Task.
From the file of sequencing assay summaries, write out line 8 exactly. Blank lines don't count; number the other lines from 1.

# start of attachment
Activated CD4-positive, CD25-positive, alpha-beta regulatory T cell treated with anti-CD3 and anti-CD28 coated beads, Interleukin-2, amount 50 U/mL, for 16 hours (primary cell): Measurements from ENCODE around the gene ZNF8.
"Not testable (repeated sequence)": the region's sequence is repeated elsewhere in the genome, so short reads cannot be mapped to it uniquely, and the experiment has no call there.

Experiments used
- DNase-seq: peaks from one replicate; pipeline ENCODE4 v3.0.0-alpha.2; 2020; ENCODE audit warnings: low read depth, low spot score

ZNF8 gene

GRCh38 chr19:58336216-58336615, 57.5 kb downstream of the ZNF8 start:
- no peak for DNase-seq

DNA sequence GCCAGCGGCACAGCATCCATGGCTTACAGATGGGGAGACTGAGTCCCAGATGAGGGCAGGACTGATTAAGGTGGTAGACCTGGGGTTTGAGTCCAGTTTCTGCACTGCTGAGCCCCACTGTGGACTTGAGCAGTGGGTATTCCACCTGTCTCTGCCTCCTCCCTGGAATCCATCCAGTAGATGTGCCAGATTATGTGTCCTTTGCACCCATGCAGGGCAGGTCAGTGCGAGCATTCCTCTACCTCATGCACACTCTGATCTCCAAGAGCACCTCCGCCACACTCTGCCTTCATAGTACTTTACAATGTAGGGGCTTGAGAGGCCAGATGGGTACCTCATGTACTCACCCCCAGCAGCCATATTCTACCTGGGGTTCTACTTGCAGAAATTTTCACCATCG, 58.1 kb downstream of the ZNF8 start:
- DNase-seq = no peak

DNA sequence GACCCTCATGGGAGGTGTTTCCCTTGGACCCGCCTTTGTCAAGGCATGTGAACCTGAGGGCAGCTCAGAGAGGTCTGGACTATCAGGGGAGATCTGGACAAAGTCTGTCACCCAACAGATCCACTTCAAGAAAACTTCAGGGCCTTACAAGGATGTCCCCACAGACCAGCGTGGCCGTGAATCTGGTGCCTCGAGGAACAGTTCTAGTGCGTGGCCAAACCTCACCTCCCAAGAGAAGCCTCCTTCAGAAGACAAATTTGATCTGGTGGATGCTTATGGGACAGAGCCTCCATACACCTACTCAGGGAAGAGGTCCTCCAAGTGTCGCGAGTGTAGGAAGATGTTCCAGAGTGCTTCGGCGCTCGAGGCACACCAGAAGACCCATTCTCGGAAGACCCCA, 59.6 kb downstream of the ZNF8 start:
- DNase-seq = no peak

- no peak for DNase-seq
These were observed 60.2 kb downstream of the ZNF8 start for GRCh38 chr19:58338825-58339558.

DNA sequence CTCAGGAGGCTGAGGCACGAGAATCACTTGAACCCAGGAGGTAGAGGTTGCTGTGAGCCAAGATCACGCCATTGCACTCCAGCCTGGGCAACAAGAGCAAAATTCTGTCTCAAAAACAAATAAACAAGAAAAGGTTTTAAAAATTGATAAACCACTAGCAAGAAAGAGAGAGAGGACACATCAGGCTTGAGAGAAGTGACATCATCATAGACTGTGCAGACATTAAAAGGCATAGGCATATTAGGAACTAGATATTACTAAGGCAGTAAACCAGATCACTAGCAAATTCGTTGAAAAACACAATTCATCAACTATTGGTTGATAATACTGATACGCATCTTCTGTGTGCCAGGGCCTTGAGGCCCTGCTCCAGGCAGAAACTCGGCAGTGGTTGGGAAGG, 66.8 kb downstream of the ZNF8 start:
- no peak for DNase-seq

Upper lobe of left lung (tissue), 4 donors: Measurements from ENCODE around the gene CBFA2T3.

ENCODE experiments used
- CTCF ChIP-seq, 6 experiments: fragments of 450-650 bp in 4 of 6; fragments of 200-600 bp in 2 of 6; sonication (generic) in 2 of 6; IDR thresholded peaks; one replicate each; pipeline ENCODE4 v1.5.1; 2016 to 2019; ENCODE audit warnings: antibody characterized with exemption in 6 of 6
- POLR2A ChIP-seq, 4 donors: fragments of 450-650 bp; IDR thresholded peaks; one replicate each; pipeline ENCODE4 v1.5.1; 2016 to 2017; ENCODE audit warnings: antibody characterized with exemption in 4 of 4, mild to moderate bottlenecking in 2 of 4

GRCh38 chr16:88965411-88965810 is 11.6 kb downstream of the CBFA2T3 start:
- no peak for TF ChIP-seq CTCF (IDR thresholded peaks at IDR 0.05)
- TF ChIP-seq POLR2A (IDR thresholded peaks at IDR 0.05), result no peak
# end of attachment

DNA sequence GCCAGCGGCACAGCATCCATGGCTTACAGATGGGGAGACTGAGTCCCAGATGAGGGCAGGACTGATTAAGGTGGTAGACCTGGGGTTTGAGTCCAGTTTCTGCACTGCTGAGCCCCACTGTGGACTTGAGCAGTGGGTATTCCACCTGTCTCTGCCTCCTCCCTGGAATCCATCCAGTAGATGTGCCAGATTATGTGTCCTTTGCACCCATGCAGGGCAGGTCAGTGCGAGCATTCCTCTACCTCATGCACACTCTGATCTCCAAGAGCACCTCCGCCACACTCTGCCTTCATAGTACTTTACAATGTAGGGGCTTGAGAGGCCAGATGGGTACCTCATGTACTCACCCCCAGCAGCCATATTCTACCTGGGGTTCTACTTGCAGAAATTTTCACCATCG, 58.1 kb downstream of the ZNF8 start: